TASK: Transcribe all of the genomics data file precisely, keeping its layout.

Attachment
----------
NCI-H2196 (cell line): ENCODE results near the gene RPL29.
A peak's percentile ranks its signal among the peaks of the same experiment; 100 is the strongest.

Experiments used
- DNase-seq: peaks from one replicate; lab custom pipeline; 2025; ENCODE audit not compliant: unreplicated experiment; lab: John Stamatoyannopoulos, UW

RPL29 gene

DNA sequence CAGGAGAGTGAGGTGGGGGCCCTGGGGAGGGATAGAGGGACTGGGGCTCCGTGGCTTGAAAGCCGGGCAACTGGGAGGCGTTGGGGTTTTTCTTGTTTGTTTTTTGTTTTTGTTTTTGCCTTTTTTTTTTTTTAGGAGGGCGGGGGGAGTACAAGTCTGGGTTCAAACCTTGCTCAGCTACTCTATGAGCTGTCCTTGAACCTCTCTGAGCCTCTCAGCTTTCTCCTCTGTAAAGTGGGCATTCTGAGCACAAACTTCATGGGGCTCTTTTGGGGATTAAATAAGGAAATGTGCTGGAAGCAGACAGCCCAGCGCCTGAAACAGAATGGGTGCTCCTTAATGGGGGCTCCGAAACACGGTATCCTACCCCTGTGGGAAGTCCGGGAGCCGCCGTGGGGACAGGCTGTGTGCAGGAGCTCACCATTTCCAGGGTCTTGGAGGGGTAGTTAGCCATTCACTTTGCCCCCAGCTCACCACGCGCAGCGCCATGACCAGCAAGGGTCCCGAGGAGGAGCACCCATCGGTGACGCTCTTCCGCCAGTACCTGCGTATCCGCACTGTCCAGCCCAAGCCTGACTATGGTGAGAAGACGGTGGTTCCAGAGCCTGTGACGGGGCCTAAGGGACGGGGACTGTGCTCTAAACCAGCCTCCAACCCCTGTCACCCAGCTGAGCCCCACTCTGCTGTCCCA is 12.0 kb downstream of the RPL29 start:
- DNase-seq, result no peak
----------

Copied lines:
NCI-H2196 (cell line): ENCODE results near the gene RPL29.
A peak's percentile ranks its signal among the peaks of the same experiment; 100 is the strongest.

Experiments used
- DNase-seq: peaks from one replicate; lab custom pipeline; 2025; ENCODE audit not compliant: unreplicated experiment; lab: John Stamatoyannopoulos, UW

RPL29 gene

DNA sequence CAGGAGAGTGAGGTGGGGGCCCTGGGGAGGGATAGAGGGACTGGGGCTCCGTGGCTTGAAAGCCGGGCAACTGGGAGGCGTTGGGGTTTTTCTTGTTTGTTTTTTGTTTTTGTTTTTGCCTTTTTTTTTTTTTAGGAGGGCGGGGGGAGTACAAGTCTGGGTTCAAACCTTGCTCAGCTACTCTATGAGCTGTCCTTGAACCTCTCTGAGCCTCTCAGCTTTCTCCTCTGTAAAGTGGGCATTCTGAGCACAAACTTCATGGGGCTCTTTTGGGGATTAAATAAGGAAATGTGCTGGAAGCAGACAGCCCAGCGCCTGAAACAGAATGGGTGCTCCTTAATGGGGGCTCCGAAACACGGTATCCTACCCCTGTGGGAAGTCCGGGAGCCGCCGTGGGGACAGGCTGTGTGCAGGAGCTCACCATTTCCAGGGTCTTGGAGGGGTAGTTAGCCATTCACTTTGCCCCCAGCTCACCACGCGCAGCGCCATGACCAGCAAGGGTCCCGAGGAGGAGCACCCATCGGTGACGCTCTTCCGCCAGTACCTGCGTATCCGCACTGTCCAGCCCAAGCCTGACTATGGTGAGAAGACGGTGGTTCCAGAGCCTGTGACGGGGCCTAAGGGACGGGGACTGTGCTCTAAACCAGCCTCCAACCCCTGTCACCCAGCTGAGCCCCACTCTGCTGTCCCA is 12.0 kb downstream of the RPL29 start:
- DNase-seq, result no peak